Former ‘SNL’ Actor Reveals How a Diagnosis of ‘Mental Injury’ Helped Him Heal From Childhood Trauma
Update: On Monday, Variety reported “Cracked Up” will be released in theaters starting Sept. 13.
Former “Saturday Night Live” actor Darrell Hammond is the subject of a new documentary on healing from childhood abuse titled “Cracked Up.” Hammond, who is famous for impersonating everyone from Bill Clinton to Regis Philbin, Sean Connery and more than 100 other characters during his 14 seasons on the show, revealed he struggled with his mental health for decades. It wasn’t until a doctor diagnosed him with a “mental injury” that Hammond began to heal.
Hammond lived with debilitating flashbacks, addiction and self-harm. According to the “Cracked Up” website, he was “once was taken out of SNL in a straight jacket.” Despite his symptoms, for 40 years he was misdiagnosed and tried many medications that didn’t work.
Following a suicide attempt, Hammond found a doctor, Nabil Kotbi, M.D., who finally understood what was going on. Hammond’s symptoms were due to repressed memories from childhood trauma. Instead of framing Hammond’s symptoms as there being something “wrong” with him, Kotbi took a different approach, which made all the difference.
“I became sold on the idea that the way I was behaving was best described as a mental injury rather than a mental illness,” Hammond told the New York Post. “That’s the ‘Hallelujah’ chorus of my whole life.”
Here’s @DarrellCHammond and Dr. Nabil Kotbi – the doctor who saved his life by properly diagnosing him with childhood trauma. #CrackedUpMovie #DarrellHammond #AdverseChildhoodExperiences #TraumaInformedCare #ChildhoodTrauma #MichelleEsrick pic.twitter.com/F8d3mkc2Yb
— Cracked Up Movie (@CrackedUpMovie) November 5, 2018
Referring to the effects of childhood trauma as a “mental injury” makes sense from a scientific perspective. Trauma doesn’t just impact your mental health, but also your physical health. The body reacts by activating its fight-flight-freeze response during traumatic situations. When that activation isn’t resolved or gets stuck in the “on” position, it results in symptoms like flashbacks, suicidal ideation, self-harm, depression and anxiety that can last years after the danger has passed.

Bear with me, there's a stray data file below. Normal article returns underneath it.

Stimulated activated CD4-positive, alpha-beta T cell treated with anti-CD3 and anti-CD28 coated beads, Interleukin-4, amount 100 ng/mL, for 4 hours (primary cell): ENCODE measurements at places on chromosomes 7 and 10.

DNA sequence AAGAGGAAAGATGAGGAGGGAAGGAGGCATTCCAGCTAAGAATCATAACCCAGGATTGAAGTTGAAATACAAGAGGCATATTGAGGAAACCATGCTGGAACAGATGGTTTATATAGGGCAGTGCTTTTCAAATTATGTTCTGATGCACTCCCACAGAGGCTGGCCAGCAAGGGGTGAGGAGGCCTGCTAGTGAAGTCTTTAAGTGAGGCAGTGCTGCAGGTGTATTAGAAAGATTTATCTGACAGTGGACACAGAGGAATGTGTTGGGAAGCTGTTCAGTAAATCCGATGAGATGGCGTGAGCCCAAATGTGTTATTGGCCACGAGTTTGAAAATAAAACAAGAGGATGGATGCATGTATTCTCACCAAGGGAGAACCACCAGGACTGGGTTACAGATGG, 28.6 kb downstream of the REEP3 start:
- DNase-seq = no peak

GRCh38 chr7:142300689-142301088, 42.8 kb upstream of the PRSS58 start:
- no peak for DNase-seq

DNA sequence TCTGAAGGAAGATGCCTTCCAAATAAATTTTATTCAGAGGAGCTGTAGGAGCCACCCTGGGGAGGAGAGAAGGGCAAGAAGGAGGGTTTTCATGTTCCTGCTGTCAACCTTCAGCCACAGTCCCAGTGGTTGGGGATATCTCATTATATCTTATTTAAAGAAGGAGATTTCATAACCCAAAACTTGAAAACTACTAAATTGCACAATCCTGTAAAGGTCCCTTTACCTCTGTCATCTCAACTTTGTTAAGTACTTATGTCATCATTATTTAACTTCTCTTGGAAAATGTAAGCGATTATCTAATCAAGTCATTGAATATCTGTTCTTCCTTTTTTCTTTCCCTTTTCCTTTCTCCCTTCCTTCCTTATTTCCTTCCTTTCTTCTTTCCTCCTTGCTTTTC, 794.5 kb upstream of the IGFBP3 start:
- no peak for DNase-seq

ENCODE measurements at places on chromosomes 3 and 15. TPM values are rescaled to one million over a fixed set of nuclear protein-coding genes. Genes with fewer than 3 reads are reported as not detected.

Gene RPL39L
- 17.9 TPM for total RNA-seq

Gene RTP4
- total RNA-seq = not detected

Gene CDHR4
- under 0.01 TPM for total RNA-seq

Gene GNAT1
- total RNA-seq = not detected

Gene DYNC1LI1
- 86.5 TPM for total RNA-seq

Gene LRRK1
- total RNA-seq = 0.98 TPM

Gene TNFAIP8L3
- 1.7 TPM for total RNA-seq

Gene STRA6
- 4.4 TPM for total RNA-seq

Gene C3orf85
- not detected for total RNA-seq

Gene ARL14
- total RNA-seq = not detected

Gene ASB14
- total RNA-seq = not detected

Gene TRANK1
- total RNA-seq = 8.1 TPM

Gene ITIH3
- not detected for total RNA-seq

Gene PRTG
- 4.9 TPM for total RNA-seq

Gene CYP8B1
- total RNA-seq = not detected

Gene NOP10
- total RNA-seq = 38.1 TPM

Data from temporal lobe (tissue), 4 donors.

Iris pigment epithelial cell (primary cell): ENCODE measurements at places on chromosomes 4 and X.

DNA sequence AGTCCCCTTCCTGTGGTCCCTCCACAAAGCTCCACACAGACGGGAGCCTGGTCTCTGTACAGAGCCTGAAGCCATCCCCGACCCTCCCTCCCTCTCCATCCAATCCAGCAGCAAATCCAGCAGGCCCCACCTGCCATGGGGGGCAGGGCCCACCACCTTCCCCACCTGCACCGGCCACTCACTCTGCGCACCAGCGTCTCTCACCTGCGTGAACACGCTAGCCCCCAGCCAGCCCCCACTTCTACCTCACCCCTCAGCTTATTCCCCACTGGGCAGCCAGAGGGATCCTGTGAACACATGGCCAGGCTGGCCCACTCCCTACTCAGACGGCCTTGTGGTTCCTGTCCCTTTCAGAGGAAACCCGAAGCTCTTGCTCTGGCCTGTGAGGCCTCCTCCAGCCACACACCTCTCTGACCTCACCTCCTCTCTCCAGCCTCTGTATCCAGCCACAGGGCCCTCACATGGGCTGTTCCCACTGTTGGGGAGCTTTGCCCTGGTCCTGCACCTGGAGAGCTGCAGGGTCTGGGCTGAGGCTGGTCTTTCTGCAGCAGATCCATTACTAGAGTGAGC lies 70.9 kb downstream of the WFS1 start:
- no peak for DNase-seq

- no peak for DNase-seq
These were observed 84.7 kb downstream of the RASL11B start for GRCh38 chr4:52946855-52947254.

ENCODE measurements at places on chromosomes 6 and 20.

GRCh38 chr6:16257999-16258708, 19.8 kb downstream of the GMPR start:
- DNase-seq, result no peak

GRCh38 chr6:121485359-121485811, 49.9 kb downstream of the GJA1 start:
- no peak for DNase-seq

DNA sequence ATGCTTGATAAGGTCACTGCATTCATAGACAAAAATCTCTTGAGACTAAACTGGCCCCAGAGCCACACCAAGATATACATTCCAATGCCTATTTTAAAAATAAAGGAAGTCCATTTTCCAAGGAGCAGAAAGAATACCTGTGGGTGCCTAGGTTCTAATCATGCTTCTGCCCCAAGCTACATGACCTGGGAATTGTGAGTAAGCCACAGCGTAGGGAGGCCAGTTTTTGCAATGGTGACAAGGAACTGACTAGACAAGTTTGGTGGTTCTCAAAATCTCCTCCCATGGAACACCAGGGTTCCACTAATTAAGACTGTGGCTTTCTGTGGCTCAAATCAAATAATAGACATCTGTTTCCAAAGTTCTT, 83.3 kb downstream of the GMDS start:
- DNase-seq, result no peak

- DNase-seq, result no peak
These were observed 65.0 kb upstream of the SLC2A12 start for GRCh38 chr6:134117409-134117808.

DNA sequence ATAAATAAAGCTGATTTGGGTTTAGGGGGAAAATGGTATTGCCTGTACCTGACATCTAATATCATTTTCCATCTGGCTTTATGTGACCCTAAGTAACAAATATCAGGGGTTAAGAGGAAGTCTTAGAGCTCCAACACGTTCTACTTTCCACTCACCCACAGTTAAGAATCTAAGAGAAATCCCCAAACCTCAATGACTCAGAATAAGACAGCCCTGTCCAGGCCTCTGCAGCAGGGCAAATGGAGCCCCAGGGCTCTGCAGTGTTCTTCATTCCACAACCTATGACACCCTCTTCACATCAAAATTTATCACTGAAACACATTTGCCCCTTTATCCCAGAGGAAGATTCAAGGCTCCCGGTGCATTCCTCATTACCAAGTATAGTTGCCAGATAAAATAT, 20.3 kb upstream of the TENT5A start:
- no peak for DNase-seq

Trauma expert Bessel A. van der Kolk, M.D., who is also featured in “Cracked Up,” described this in his book, “The Body Keeps the Score: Brain, Mind, and Body in the Healing of Trauma. He wrote:
We have learned that trauma is not just an event that took place sometime in the past; it is also the imprint left by that experience on mind, brain, and body. This imprint has ongoing consequences for how the human organism manages to survive in the present. Trauma results in a fundamental reorganization of the way mind and brain manage perceptions. It changes not only how we think and what we think about, but also our very capacity to think.
In “Cracked Up,” which was created with documentary filmmaker Michelle Esrick, Hammond expands on his journey to wellness and how the idea of a “mental injury” helped him make sense of his past and his mental health symptoms. It was important to learn the abuse wasn’t his fault.
“I literally believed I deserved it because I was bad and it was my fault,” Hammond told the Post. “That was the only way I could reconcile with the fact that this was happening by one of my parents. It was easier to believe that … than to believe I wasn’t loved.”
“Cracked Up” is based on Hammond’s 2011 memoir, “God, If You’re Not Up There, I’m F*cked.” The film will also feature interviews with longtime “SNL” producer Lorne Michaels and Whoopi Goldberg, among others. Hammond and Esrick hope “Cracked Up” will break down the stigma of how we think about the symptoms caused by childhood trauma.
“Like Darrell says, ‘If you got hit by a car you wouldn’t be ashamed or if you broke your leg you wouldn’t be ashamed,’” Esrick told Variety. “But somehow if you have things you can’t explain, anxiety, depression, alcoholism, addictions you feel ashamed. It’s Darrell’s story, but it’s a bigger story that we both wanted to tell.”
“Cracked Up” premieres Wednesday at the DOC NYC Film Festival.
Header image via Twitter.